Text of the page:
Italy Banks Able to Fill Potential Capital Gap, ABI Says

Italian banks, which have raised money, sold assets and curbed risks to boost capital, can manage any shortfall of reserves resulting from the scrutiny of their assets, the head of the banking association said.

“Even if some shortfall of capital will emerge, thanks to the favorable environment in the financial markets this shortfall could be repleted by market operations without major problems,” Giovanni Sabatini, general manager of the Italian Banking Association, said in a Bloomberg Television interview in Rome. “The reaction of the financial markets to the recent capital increases launched by Italian banks” shows the positive mood of investors, he said.

The assets of 15 Italian lenders, including UniCredit SpA (UCG), Intesa Sanpaolo SpA (ISP) and Banca Monte dei Paschi di Siena SpA, are being reviewed by the European Central Bank as part of a comprehensive assessment before it takes over banking supervision for the euro area in November. Eight of the lenders are raising a total of more than 10 billion euros ($13.6 billion) this year through rights offers, benefiting from renewed confidence as Italy emerges from the deepest recession since World War II.

“Since the beginning of this exercise, Italian banks have approached the asset quality review with a strong commitment,” said Sabatini. “They are prepared. They have increased their provisioning, they have reviewed their credit portfolios, and also increased their capital.”

No Major Gap

“I don’t expect a major shortfall of capital will emerge from the asset quality review,” or from the stress tests, Sabatini said.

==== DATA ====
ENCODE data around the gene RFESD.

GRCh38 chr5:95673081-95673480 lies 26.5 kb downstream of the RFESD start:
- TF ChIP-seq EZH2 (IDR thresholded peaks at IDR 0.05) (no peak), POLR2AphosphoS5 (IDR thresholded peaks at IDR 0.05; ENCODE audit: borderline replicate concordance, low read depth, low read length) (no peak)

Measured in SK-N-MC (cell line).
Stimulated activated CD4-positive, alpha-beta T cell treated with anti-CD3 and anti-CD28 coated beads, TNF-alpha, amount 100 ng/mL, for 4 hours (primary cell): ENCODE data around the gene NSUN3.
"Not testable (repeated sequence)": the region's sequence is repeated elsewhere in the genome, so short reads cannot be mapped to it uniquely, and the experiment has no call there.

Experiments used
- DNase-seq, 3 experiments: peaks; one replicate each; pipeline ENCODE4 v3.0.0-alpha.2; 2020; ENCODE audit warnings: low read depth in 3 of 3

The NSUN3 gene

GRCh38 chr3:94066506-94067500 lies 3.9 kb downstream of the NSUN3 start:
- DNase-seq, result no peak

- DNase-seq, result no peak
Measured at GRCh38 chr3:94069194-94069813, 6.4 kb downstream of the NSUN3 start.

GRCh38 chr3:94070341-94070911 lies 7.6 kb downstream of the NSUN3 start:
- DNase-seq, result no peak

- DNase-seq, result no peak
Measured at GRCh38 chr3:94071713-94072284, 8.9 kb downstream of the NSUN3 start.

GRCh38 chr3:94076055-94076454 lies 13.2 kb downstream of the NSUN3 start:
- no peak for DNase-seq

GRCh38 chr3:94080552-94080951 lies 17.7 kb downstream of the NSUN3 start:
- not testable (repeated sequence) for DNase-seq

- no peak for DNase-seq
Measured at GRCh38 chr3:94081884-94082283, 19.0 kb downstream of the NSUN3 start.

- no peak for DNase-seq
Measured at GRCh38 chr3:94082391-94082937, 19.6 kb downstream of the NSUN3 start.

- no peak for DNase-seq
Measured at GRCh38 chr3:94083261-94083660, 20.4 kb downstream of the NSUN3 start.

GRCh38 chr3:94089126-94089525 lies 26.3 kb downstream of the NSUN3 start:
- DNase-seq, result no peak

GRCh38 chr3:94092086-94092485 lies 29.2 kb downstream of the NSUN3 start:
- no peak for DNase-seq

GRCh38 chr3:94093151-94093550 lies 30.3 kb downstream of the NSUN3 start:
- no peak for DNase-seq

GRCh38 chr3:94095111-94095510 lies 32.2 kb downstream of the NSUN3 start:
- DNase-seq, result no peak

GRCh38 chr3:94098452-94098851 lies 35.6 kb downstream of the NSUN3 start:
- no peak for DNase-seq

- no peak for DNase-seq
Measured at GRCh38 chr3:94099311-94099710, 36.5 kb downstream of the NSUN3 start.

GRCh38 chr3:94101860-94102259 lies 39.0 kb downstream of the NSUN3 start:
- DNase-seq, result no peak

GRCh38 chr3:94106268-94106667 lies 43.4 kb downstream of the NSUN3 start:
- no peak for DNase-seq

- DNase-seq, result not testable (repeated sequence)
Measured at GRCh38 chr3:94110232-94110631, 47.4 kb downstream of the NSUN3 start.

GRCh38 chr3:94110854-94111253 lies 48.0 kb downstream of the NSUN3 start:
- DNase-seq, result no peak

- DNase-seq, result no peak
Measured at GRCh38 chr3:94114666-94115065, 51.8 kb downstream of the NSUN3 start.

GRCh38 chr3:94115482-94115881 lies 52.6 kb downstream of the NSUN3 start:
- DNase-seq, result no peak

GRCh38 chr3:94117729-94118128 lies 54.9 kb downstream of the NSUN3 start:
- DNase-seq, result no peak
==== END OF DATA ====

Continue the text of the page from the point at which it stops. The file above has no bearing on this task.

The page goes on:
In the asset quality review, the ECB is assessing banks’ balance sheets to make sure they are recognizing bad loans, provisioning sufficiently and holding enough capital. The stress test evaluates whether lenders can survive a downturn.

“There is still a great deal of uncertainty on how the stress tests will be carried out, particularly how it will work the link between the asset quality review results and the stress testing,” Sabatini said. “There are also issues related to the risk that there are leakages of information and interaction with market-abuse directives and the obligations to disclose immediately price-sensitive information.”

The exam conducted by the ECB in cooperation with the European Banking Authority will test how well banks can withstand an economic crisis that is the bleakest scenario ever simulated by European regulators. The ECB has set a required a capital-to-risk-weighted-assets ratio of 8 percent for its asset quality review and 5.5 percent for the subsequent stress test. Results are scheduled to be delivered in October.

Lending Program

The ECB program to boost banks’ lending to companies is a “very positive step,” according to the lobby, though demand for credit may take some time to recover. “We have to take into account that, for the time being, the demand for credit is still very weak, particularly demand for credit to finance new investments,” said Sabatini.

The targeted loans program is a central part of Draghi’s latest policy package aimed at supporting the euro area’s fledgling recovery. The plan’s complex design allows banks to roll over previous long-term loans for two years, while rewarding those who increase credit supply to the real economy with more cheap money until 2018.

To contact the reporters on this story: Sonia Sirletti in Milan at ssirletti@bloomberg.net; Flavia Rotondi in Rome at rotondi@bloomberg.net

To contact the editors responsible for this story: Frank Connelly at fconnelly@bloomberg.net Dan Liefgreen

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